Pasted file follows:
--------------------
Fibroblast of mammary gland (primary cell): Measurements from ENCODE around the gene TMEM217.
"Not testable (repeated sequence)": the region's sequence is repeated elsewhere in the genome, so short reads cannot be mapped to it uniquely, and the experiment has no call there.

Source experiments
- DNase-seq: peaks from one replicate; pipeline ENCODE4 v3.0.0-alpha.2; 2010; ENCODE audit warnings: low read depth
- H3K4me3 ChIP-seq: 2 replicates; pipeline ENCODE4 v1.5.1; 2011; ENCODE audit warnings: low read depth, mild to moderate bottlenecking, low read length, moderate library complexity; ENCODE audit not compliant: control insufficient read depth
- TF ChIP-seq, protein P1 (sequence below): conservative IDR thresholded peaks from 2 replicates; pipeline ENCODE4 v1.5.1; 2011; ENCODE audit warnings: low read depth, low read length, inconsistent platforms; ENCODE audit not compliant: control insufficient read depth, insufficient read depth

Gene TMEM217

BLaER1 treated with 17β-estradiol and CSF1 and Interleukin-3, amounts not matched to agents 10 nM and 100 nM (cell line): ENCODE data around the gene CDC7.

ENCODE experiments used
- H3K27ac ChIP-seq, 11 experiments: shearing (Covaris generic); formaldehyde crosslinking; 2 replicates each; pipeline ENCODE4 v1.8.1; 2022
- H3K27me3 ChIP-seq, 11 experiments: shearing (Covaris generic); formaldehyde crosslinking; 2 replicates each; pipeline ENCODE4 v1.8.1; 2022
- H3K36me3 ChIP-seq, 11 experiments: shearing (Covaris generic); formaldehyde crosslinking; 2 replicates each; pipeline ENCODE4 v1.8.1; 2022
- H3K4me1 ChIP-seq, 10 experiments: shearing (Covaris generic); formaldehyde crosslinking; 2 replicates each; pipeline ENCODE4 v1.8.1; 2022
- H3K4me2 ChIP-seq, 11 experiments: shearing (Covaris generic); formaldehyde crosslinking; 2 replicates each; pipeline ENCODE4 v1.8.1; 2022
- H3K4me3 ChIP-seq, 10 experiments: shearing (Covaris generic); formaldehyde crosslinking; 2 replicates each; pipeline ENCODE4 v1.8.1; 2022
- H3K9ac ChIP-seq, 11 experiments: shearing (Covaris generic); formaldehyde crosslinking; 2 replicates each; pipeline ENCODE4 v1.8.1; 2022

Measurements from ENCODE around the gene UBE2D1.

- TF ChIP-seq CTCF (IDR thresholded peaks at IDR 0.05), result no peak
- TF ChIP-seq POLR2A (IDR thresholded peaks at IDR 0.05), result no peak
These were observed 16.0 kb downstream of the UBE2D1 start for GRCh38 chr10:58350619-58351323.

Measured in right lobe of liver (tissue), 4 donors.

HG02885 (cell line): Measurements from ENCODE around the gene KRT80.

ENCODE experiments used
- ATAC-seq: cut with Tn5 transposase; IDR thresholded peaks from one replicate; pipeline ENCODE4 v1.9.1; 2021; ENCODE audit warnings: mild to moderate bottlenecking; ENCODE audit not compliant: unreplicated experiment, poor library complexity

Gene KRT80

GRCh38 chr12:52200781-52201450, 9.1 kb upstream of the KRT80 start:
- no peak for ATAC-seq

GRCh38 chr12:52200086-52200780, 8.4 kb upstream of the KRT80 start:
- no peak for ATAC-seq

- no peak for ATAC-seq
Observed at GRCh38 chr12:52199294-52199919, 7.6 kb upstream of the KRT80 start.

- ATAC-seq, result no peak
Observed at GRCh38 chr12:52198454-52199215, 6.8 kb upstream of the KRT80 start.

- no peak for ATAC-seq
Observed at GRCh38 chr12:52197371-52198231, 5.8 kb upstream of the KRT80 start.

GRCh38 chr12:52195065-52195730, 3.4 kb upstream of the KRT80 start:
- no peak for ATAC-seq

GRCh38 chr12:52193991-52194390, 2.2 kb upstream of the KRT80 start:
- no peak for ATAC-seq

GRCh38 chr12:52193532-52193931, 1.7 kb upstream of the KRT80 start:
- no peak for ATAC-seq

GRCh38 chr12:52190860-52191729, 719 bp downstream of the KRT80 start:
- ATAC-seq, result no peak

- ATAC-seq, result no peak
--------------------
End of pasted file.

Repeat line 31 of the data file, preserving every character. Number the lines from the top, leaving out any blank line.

Observed at GRCh38 chr12:52199294-52199919, 7.6 kb upstream of the KRT80 start.